Manchester Jewish Museum has revealed plans to reopen its doors on Friday 2 July following a major redesign and extension that has brought a new gallery, cafe, shop, learning studio and kitchen, alongside a stunning restoration of its 1874 Spanish and Portuguese Synagogue – the oldest surviving synagogue in Manchester.
Based in Cheetham Hill, the venue’s refurbishment was supported The National Lottery Heritage fund and has been two years in the making. Once reopen, the museum team promise a new season of events – including a soon-to-be-revealed MIF partnership – with visitors invited to explore a huge array of important cultural objects – from personal letters and photographs, to more eclectic items like a herring chopper and an English-Hebrew teapot.
Food will play a big part at this new-look Museum, with its on-site cafe serving locally-sourced, kosher-style vegetarian meals and snacks. A new programme of food-related activities are also due to take place over the coming months, each celebrating the important role food plays within the Jewish culture.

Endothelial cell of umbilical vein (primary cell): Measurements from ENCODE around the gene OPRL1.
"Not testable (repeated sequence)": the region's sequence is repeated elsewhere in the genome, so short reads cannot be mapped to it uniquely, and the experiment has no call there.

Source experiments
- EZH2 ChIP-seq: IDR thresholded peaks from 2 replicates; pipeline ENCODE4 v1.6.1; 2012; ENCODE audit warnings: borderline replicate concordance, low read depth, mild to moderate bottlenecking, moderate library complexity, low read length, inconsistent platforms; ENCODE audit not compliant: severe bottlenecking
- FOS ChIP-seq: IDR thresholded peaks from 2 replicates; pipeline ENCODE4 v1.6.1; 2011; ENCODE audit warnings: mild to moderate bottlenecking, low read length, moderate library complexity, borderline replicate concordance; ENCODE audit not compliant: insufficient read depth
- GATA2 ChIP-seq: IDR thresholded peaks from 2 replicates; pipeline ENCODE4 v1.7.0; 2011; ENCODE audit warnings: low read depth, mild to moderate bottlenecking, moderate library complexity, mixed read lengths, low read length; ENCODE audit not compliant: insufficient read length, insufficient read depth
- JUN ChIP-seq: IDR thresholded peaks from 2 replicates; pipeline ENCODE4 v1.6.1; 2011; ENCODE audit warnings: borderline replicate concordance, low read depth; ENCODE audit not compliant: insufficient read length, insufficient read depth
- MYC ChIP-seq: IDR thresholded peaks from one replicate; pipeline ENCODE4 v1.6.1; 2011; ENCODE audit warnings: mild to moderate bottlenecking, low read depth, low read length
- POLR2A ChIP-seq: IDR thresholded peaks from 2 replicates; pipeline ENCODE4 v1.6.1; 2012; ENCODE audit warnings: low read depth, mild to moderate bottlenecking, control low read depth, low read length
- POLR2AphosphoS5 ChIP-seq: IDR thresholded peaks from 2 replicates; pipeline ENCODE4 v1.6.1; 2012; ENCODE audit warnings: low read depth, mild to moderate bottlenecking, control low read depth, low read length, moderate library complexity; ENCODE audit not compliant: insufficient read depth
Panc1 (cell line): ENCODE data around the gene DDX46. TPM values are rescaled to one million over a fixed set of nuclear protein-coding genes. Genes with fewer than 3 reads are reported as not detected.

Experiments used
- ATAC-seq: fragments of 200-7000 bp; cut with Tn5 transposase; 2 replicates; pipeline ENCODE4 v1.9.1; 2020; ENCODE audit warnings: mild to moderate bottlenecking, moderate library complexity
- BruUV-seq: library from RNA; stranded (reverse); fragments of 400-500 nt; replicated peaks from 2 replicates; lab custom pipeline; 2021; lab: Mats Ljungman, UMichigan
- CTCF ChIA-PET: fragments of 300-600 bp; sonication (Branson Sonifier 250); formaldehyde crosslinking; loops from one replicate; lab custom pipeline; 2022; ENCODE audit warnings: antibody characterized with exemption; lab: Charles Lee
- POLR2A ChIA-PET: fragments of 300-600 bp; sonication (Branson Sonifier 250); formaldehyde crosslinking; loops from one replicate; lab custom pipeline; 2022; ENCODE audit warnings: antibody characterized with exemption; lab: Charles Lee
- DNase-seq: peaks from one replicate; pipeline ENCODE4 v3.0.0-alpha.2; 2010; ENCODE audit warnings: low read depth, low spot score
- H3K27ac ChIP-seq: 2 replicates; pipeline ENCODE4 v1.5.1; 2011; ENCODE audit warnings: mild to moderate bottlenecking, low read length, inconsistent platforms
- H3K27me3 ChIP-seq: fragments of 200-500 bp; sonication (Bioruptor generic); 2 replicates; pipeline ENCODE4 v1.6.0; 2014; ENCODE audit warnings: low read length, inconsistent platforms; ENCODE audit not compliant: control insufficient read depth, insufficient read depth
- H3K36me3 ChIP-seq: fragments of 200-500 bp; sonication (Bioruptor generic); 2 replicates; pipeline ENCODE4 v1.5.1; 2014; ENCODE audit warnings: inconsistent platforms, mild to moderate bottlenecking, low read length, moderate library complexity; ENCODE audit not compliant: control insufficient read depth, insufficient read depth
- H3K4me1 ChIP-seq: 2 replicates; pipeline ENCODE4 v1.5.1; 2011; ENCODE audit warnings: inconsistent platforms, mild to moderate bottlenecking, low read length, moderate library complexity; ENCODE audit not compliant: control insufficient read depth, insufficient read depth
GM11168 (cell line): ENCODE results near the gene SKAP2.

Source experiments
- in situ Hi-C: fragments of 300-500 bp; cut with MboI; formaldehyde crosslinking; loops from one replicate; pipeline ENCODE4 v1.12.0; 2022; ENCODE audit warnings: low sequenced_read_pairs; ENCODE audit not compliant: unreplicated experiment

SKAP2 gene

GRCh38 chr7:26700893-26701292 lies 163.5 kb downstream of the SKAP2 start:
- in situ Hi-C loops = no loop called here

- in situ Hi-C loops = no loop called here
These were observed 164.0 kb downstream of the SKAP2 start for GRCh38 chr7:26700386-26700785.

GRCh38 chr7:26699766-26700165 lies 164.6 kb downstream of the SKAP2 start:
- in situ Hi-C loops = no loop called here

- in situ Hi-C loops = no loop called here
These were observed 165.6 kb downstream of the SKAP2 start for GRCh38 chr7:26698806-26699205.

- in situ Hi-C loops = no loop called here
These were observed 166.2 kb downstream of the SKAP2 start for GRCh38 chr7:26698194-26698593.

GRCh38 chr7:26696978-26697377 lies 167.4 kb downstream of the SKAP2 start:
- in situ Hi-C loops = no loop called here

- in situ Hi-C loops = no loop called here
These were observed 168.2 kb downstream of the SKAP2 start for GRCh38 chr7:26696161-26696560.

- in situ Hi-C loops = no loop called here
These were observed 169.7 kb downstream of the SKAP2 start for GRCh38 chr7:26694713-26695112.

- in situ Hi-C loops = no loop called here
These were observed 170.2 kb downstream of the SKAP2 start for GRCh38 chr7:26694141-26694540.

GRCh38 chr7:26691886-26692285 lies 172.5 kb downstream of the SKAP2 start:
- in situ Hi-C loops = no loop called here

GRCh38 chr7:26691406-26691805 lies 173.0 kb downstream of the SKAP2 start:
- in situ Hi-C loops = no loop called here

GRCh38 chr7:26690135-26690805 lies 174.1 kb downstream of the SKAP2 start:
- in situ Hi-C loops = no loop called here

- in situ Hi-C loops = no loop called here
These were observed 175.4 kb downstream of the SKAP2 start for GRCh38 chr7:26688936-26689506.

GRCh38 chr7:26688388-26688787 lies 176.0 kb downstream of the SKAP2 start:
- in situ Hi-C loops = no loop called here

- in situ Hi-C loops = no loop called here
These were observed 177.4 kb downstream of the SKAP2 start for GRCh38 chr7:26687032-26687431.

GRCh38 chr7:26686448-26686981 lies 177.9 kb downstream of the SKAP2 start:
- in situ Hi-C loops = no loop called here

The only Jewish museum outside of London, Manchester Jewish Museum comes complete with a Grade II listed synagogue at its heart. Having been closed to the public since 2019 in order to undergo a £6m extension and restoration, this beautiful place of worship has now been returned to its former glory thanks to the help of historic painting and stained glass experts. A number of sustainable features have also been incorporated into the museum’s redesign to help reduce its carbon footprint and improve its overall longevity.
To find out more about Manchester Jewish Museum ahead of its reopening on Friday 2 July, visit its website via the link below.
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- Simon Bland
- Published on:
- Tue 20 Apr 2021